Joan Miró is one of the truly great artists of the 20th century.
A surrealist who never bothered with the movement's finer details of Freudian-Marxist dogma, a Catalan whose art conquered museums around the world without ever losing its local roots, a modern with the soul of a medieval peasant, Miró deserves the deepest attention, and Tate Modern's exhibition of his work is the art event I am most excited about in 2011.
Yet this exhibition will be something of a rediscovery, even a comeback, for an artist whose critical reputation slid at the end of the last century, even as his fame in the wider world remained huge. Why did he go out of fashion for a while in elite echelons of modern art? In the 1990s, a radical critique of traditional modern art criticism was launched by American intellectuals including Hal Foster and Rosalind Krauss. The legacy of surrealism was at the heart of the matter. Surrealism was reinvented by these very influential critics as the ancestor of today's art in a way that stresses its experiments with photography, collage and the object, thus shifting surrealist painting to the margin of the movement's legacy.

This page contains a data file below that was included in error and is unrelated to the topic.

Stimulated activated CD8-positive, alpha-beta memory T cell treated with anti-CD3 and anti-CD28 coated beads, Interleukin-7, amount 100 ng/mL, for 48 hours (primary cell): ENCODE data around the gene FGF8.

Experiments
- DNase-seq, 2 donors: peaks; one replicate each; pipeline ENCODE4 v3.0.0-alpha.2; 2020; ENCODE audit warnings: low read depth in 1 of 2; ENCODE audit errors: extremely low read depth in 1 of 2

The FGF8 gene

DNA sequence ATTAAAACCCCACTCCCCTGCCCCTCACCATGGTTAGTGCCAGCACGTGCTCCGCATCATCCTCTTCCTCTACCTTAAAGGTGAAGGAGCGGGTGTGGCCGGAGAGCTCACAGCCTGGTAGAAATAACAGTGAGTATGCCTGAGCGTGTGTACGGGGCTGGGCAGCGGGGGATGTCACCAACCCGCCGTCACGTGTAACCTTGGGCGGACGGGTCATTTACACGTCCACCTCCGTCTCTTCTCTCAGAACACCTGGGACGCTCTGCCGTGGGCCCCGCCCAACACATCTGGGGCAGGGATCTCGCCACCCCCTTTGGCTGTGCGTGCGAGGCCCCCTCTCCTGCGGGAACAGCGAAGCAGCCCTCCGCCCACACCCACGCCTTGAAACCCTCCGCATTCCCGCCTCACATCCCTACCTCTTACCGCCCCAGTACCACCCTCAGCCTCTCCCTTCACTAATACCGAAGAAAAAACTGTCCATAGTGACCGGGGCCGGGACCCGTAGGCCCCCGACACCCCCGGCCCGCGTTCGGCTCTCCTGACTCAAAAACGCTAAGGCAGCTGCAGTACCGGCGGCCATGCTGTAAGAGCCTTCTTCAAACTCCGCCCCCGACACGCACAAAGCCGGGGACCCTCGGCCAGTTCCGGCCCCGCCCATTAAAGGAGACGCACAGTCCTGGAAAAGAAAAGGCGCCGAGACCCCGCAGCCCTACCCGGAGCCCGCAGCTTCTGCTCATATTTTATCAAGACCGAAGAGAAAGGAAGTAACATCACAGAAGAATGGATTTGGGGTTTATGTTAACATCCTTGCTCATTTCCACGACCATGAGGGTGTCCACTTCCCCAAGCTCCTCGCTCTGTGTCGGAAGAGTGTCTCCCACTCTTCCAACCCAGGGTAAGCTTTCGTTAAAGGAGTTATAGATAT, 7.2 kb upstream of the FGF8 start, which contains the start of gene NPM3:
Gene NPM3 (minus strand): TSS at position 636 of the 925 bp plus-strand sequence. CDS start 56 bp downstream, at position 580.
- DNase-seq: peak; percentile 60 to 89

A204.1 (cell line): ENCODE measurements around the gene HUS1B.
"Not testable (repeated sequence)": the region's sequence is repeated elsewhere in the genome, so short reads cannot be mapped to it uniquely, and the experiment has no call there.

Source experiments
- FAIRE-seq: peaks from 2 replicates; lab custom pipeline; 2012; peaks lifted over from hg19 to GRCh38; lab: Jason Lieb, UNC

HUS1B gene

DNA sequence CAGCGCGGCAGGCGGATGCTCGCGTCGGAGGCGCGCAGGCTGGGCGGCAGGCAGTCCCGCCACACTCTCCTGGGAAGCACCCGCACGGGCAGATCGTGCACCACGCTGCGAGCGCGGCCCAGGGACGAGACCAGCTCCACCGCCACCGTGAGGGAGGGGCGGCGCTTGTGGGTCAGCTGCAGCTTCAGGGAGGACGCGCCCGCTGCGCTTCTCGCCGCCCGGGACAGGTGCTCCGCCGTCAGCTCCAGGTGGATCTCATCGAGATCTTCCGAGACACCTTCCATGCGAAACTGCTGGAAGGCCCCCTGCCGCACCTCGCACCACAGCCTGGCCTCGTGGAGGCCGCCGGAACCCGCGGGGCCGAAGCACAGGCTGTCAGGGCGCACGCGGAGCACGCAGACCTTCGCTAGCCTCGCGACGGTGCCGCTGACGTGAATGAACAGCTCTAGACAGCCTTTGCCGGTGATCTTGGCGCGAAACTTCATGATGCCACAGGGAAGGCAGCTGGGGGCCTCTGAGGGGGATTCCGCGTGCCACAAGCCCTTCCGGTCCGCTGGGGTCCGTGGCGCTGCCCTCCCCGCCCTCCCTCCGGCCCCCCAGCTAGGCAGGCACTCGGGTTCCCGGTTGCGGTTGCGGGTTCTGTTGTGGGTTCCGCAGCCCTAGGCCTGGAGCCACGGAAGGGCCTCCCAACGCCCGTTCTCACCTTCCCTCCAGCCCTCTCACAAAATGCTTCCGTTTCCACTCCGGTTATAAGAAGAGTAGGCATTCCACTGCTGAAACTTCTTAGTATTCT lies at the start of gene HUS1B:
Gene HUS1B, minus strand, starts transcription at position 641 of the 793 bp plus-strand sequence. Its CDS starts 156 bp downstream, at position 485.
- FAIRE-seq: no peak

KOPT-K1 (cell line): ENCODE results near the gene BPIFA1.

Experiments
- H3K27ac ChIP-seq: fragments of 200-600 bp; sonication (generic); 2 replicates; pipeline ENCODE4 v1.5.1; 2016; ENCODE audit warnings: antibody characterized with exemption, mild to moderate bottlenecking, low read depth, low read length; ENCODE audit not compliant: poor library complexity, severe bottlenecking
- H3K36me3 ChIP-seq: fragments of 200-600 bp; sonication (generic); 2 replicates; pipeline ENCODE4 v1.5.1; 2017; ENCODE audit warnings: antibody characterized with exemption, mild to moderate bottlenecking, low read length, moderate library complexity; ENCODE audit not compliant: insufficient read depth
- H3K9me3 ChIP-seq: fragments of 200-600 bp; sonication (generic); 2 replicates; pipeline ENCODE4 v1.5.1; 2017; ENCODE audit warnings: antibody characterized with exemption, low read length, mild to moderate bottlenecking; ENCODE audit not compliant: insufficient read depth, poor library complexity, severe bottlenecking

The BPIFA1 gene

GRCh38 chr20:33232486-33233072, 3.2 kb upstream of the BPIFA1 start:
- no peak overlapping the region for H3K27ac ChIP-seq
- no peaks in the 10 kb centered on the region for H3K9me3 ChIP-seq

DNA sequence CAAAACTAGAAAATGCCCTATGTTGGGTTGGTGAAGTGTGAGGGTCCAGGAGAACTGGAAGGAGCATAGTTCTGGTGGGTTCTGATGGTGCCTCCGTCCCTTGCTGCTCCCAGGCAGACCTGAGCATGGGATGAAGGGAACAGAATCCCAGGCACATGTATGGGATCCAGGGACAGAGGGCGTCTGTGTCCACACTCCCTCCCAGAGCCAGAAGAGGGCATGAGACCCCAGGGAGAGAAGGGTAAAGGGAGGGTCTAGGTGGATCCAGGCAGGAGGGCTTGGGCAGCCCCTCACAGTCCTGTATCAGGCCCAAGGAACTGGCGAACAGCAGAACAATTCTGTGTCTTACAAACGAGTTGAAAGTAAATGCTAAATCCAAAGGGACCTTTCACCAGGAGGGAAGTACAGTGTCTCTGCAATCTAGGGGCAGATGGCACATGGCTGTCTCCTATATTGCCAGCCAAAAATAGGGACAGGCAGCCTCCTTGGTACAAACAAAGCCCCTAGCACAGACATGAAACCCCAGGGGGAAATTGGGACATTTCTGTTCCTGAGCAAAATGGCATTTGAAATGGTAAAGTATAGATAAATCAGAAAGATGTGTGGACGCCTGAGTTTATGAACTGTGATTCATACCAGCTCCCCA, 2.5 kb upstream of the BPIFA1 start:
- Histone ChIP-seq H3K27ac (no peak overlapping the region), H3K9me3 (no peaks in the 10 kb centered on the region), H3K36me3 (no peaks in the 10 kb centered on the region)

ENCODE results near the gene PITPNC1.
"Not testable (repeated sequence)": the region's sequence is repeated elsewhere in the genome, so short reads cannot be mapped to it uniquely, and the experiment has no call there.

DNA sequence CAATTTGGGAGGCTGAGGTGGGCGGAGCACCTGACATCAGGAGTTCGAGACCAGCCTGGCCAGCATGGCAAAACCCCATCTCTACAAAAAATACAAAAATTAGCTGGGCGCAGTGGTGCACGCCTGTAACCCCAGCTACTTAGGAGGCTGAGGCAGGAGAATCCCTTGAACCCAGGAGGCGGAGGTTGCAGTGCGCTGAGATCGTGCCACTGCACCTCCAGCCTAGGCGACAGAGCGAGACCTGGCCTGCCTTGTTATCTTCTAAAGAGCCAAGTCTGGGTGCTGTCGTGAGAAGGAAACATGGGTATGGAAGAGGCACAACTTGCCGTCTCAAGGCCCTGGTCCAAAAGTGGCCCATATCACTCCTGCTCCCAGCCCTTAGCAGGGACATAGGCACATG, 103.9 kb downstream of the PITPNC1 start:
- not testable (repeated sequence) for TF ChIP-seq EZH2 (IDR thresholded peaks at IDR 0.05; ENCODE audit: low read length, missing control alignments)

Lots of people can find this argument attractive because it is easy to see how the surrealist iconoclast Hans Bellmer resembles, say, the Chapman brothers: less easy to see how Miró, with his richly conceived, coloristic, abstract dream paintings, anticipates the art of today.
But there's one problem with marginalising Miró. He was a genius. To follow his paintings from his early hyper-intense Catalan landscapes in which the earth teems with manic life to his primordial abstractions that seem to reach to the very bottom of the ancestral seas where life evolved, as if all the universe and its history were buried in the cells of our brains, is to see an artist of fantastic power and raw vision penetrate the remotest corners of human knowing.
Any story of modern art that fails to give Miró a very high place is a history that represses truth. Miró was a totally singular soul, the outsider artist who found a home in the New, and his version of modern art is one of the 20th century's most worthwhile legacies. Hurrah for the curators who have decided to celebrate his magical world.
guardian.co.uk © Guardian News and Media Limited 2010
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